Understanding the true value of our advertising channels is harder today than it’s even been. Thanks to the ever-growing mountains of data now available to us, determining the bottom-line impact of each medium and interaction has become a seemingly insurmountable challenge.
You may have encountered this challenge if you engage in any form of Search Marketing, particularly when weighing up how much to invest in Pay-Per Click (PPC) vs. Search Engine Optimisation (SEO).
But while the Paid vs. Organic question is undeniably an important one to ask, it shouldn’t be a matter of one over the other: it should be a matter of bringing them together as one.
Both should be seen as complementary parts of your digital strategy. Sure, some businesses have succeeded with just one or the other. But if people are searching, then making sure your brand is as visible as possible will almost always require you to mix and match between both paid and organic search.
A best-practice SEO strategy nowadays will ensure a balance between user experience and optimising for the search algorithm, with attention given to addressing users’ needs across the full purchase journey.
Your website may be doing fine dominating organic search results and attracting a large number of new users to your site. But if everything’s humming along nicely, what’s the need for investing in other channels? How could PPC, for example, add value to you or your customer?
Remarketing is one of the most obvious answers here. To re-engage users who have previously interacted with your website, remarketing can dynamically display relevant text, image and video content in search, social media, YouTube, shopping feeds, third-party publishers, and more.
Filling visibility gaps
One of paid search’s strong suits is its ability to give you visibility instantly: no need to wait for a page to organically climb up the rankings.
Sitelinks (the listings for your website’s sub-sections that appear in search) are great at this. They’re a simple and highly useful extension to Google Ads campaigns, and using them effectively can have an immediate impact on conversions – especially when they’re supplementing the search traffic you might not be receiving organically.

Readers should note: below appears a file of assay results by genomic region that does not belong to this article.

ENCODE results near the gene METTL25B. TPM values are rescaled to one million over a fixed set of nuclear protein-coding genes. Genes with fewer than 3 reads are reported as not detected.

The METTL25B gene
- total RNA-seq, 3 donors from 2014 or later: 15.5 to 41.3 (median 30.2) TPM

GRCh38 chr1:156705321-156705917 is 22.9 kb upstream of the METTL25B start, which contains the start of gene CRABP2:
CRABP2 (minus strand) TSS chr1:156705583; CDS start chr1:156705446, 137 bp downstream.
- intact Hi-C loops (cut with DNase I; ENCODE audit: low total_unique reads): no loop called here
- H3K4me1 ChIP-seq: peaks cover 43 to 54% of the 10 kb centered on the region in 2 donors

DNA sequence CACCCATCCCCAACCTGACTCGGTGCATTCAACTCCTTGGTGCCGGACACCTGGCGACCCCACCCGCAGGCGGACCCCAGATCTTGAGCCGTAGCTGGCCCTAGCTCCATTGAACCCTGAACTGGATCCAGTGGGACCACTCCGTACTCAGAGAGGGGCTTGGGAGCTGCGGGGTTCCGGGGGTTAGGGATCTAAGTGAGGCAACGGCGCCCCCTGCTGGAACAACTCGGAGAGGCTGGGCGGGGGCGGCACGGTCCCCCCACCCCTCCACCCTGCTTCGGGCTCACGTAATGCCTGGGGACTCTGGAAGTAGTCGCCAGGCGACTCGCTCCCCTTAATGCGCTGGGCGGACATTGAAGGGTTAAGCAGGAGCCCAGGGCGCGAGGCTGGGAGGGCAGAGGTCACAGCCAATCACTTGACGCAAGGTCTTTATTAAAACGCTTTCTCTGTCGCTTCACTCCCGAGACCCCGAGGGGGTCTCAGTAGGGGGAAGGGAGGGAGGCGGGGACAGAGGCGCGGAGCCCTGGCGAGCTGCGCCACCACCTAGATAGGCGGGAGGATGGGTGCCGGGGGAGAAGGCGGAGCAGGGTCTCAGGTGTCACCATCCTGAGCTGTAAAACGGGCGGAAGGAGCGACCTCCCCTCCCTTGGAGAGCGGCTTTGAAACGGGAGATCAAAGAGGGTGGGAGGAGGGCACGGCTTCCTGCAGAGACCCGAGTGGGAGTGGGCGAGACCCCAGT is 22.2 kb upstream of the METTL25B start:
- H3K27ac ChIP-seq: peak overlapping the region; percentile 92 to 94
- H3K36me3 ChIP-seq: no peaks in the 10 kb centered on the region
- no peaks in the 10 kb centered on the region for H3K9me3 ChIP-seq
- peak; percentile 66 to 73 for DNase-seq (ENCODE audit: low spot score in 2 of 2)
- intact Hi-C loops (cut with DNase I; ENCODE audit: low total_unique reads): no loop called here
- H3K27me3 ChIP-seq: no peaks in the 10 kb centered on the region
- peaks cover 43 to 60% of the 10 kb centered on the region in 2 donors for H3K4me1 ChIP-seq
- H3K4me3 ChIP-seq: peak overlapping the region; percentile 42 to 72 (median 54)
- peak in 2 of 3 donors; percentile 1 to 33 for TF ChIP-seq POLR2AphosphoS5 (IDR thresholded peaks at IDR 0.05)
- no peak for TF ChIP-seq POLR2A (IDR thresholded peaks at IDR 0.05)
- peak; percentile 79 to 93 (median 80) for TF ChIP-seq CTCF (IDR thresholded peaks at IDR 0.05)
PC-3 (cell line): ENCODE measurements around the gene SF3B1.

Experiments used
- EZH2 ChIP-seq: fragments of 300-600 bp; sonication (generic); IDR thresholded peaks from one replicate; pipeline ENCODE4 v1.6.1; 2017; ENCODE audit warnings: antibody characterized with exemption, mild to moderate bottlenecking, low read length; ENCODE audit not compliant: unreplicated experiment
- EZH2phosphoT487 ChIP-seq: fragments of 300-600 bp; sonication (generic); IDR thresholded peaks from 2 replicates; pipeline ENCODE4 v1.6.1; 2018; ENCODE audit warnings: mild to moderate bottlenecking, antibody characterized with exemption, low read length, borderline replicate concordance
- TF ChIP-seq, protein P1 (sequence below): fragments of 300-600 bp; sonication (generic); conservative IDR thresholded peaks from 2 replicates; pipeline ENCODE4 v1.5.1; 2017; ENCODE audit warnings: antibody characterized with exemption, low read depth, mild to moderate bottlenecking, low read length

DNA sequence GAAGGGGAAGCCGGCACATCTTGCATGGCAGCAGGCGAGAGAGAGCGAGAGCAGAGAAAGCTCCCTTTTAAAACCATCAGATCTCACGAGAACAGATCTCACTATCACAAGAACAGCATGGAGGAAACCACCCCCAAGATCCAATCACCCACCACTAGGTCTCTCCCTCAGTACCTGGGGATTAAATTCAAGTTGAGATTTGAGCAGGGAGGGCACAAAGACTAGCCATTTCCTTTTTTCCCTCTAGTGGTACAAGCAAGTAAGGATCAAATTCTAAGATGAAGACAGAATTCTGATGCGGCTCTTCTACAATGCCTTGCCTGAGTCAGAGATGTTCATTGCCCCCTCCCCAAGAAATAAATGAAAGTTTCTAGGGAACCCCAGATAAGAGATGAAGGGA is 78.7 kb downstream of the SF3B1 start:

Testing & optimisation
Using data and performance insights from paid search campaigns can be utilised to improve click-through rates (CTR) and improve onsite SEO. Ad copy and calls-to-action that work well in paid campaigns can be incorporated into your site’s meta-information, like page descriptions and page titles.
Search Query Reports (SQRs) are another valuable tool that can help guide you when improving or developing new creative content.
Although investing in paid search isn’t 100% necessary for this, upcoming organic competitors can be identified by keeping an eye on what other businesses are appearing in paid search for your major keywords. Although they may not be ranking well organically, there’s a good chance they will be soon, so it’s a good idea to get on the front foot as quickly as possible to protect your market and visibility share.
Having both an effective SEO and PPC strategy can see your business take over search results and dominate SERP real estate. An integrated digital strategy that is developed through a holistic approach will see your business have a solid presence, and can be made further strengthened by applying the same findings to other channels, like social media.
So, next time you’re weighing your organic and paid search against each other, think instead of the overall strategy and which touchpoints across their purchasing journey you should invest in. Ask yourself not which type of search to use, but in what combination you should be using them.